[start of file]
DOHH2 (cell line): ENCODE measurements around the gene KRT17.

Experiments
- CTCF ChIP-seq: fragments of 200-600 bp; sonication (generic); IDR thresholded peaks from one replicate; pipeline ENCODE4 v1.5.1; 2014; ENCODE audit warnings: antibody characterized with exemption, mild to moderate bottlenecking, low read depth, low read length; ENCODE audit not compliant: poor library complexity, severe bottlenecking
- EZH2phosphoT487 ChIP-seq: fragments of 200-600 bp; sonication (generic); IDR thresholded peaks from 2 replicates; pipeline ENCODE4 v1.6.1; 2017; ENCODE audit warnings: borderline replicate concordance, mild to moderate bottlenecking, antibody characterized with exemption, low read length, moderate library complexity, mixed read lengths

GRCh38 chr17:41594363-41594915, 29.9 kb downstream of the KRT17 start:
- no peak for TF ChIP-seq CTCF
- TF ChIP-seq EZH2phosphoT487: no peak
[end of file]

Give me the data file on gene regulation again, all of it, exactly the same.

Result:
DOHH2 (cell line): ENCODE measurements around the gene KRT17.

Experiments
- CTCF ChIP-seq: fragments of 200-600 bp; sonication (generic); IDR thresholded peaks from one replicate; pipeline ENCODE4 v1.5.1; 2014; ENCODE audit warnings: antibody characterized with exemption, mild to moderate bottlenecking, low read depth, low read length; ENCODE audit not compliant: poor library complexity, severe bottlenecking
- EZH2phosphoT487 ChIP-seq: fragments of 200-600 bp; sonication (generic); IDR thresholded peaks from 2 replicates; pipeline ENCODE4 v1.6.1; 2017; ENCODE audit warnings: borderline replicate concordance, mild to moderate bottlenecking, antibody characterized with exemption, low read length, moderate library complexity, mixed read lengths

GRCh38 chr17:41594363-41594915, 29.9 kb downstream of the KRT17 start:
- no peak for TF ChIP-seq CTCF
- TF ChIP-seq EZH2phosphoT487: no peak